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B.S. in Computer Science: Curriculum

Curriculum Details

120 Total Credits Required

To receive a bachelor’s degree from Concordia University, St. Paul, all undergraduate students must complete the general education requirements. The online bachelor’s degree in computer science also requires 55 credit hours of coursework covering programming with Java, modern web design, database design, computer architecture, and more.

The computer science major can be completed in seven semesters, although your transfer credits and general education coursework will vary the time it takes you to finish.

Required Courses

Students will be introduced to a wide range of Computer Science topics. Some of the many aspects covered will include computer hardware, programing, operating systems, data analysis, operating systems, cyber security, artificial intelligence, networking, web applications, databases and emerging technologies.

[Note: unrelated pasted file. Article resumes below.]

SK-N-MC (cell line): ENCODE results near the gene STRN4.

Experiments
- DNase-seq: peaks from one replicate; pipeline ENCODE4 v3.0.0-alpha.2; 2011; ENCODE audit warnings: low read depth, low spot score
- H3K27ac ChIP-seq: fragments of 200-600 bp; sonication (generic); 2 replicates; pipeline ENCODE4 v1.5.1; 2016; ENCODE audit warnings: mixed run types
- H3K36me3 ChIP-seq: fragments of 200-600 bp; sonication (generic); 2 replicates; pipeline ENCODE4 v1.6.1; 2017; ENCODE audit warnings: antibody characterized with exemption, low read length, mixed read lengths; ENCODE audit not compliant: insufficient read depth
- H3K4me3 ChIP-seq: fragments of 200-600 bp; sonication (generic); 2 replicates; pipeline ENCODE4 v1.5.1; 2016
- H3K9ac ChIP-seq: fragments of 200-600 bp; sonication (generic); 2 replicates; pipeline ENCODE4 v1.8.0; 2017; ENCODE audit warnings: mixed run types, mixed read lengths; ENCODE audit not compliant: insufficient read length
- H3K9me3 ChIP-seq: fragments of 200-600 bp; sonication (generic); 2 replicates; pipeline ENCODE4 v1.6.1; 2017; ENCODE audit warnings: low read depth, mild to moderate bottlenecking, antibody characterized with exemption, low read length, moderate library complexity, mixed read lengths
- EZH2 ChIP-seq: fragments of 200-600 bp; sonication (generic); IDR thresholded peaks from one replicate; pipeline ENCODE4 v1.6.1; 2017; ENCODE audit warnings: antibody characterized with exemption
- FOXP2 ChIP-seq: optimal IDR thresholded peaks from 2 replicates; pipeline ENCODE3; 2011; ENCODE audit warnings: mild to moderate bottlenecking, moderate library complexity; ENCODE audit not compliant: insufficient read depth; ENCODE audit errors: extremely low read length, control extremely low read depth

This course introduces students to problem solving using the Python programming language. Students will learn computer hardware concepts, number systems, and Boolean algebra. The course will cover Python programming constructs such as conditional statement, iteration, function, class and object. Students are expected to take a problem description and write a program in Python that provides a solution to the problem. This course assumes the student has no prior programming experience.

This course covers mathematical concepts that are widely used in the field of Computer Science, including discrete math, logic, and proofs. (Prerequisite: Minimum grade of C- in MAT 103, or Level 3 on the Math Placement Exam)

This course teaches student problem solving with structured programming techniques using Java. The topics covered includes variables, primitive data types, conditional statements, loops, static methods, file processing, string, arrays, and some concepts of object oriented programming. This course requires that students have some programming background. (Prerequisite: Minimum grade of C- in CSC 115)